BREAKING: Congressional Budget Office releases least-shocking report of the year!
All eyes are on the Godawful Tax Scam Bill this week, which once again lies mostly in the hands of a handful of Republican Senators including the usual suspects like John McCain, Lisa Murkwoski and Susan Collins.
McCain's biggest beef this year has been about "following regular order"; it's the reason he shot down the GOP's #BCRAP bill last summer. Of coruse, current tax bill most certainly isn't following regular order either. Will he stick to his guns on the issue or cave under pressure this time? Who knows?
Murkowski was a healthcare hero last summer as well...but she may have been bought off by the addition of a "Polar Payoff" in the form of the bill allowing oil drilling in the Arctic National Wildlife Refuge (ANWR). This is the only reason I can think of that would explain her rather disingenously defensive op-ed piece in the Anchorage Daily News last week.
Meanwhile, Maine Senator Susan Collins, who has been the most steadfast Republican opponent of screwing with people's healthcare until now, seems to have named her price for voting yes on the tax bill: Pass the Alexander-Murray bill as well as her own reinsurance bill first (Collins-Nelson):
Collins' bill with Nelson would set aside $4.5 billion over two years to help states establish reinsurance programs. Reinsurance directly compensates insurance carriers for their most expensive customers.
I'll write about the Collins-Nelson bill later, but first let's look at what Alexander-Murray would actually do:
- Two years of subsidy funding, along with funding for the rest of 2017.
- A "copper plan" for people older than 30.
- $106 million in enrollment outreach funding in 2018 and 2019.
- Shorter review time for states seeking waivers from some of the ACA's coverage requirements.
- Authorization for funding to help states launch reinsurance programs.
The fourth and fifth bullets don't really change much of anything (it would authorize funding for reinsurance, but doesn't actually provide any). The impact of expanding Copper Plans to all enrollees is unknown; I suppose it might help a bit. The $106M in outreach funding would simply restore this to where it was supposed to be in the first place...and it wouldn't even go into effect until after the 2018 Open Enrollment Period (which we're halfway through) is even over with anyway.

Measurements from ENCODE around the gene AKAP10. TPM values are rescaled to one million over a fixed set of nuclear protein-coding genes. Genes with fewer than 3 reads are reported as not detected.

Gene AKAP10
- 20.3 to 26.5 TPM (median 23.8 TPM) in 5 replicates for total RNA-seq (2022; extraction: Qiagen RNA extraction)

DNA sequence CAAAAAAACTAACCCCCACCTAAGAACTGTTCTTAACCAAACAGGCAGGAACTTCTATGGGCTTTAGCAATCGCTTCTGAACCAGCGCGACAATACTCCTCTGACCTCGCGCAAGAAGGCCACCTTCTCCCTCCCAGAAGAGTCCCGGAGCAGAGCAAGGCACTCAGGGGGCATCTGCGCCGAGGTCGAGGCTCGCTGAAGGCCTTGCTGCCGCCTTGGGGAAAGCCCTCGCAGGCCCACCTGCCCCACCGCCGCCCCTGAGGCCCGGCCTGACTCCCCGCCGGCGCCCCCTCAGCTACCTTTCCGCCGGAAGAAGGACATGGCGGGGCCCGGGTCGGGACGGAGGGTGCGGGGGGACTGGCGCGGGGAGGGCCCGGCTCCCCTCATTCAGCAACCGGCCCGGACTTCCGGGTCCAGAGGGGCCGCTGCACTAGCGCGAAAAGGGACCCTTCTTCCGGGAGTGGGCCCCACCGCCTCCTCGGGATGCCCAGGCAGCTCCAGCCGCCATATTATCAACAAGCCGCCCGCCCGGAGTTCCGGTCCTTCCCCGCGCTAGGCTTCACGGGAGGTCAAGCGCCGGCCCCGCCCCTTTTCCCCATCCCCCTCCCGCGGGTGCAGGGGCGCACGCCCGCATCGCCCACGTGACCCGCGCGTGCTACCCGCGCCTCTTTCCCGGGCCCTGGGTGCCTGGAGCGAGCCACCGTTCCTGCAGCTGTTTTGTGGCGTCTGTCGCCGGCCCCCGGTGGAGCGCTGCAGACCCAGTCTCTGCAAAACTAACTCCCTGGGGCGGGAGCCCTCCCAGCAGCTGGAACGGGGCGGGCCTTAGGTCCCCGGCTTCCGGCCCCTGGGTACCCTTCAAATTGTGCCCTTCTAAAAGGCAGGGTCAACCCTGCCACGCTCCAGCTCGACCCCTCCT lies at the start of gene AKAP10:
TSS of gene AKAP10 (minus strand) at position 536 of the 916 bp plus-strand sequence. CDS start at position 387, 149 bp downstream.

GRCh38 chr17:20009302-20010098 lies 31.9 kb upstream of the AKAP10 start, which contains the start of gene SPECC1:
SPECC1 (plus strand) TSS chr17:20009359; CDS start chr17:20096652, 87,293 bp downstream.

So that leaves the first item: Formally appropriating CSR reimbursement payments. For two years (plus the $1-$2 billion or so which is already past-due to the carriers for 2017).
In other words, all this would do is restore things back to where they were two months ago...and even then, only for two more years.
What would that accomplish? Well, for 2018, probably not a damned thing. While there's a couple of states (Washington is the only one I've heard about) which might allow 2018 premiums to be recalibrated mid-year if CSR payments are restored, for the most part, they're locked in as is for the full 2018 calendar year. In addition, we're already halfway through the 2018 Open Enrollment Period anyway, so CSR restoration isn't likely to have any impact (good or bad) on 2018 enrollment on or off the ACA exchanges.
Passing A-M would be unlikely to have any significant impact intil 2019, and all it would do at this point, for the most part, is to reverse which populations see their premiums increase or decrease. Killing CSR payments resulted in premiums increasing by an additional 15-20% for unsubsidized enrollees... but thanks to Silver Loading and the Silver Switcharoo in over 40 states, it also resulted in net premiums decreasing significantly for most subsidized enrollees.
If you restore CSR funding now, guess what happens for 2019? Unsubsidized premiums would (in theory) drop by 15% or so...but subsidies would also drop back down again, meaning that 9 million or so people who are getting a nice windfall in 2018 would have that taken away the following year. Yes, it's the 2018 subsidies which are the outlier, but try telling that to someone who saw the price of their insurance policy get cut in half this year.
The irony of all of this is that whenever the Congressional Budget Office has issued their projections about the impact of repealing the individual mandate, they've done so assuming that CSR payments would be made anyway....even AFTER Donald Trump pulled the plug on them a couple months ago: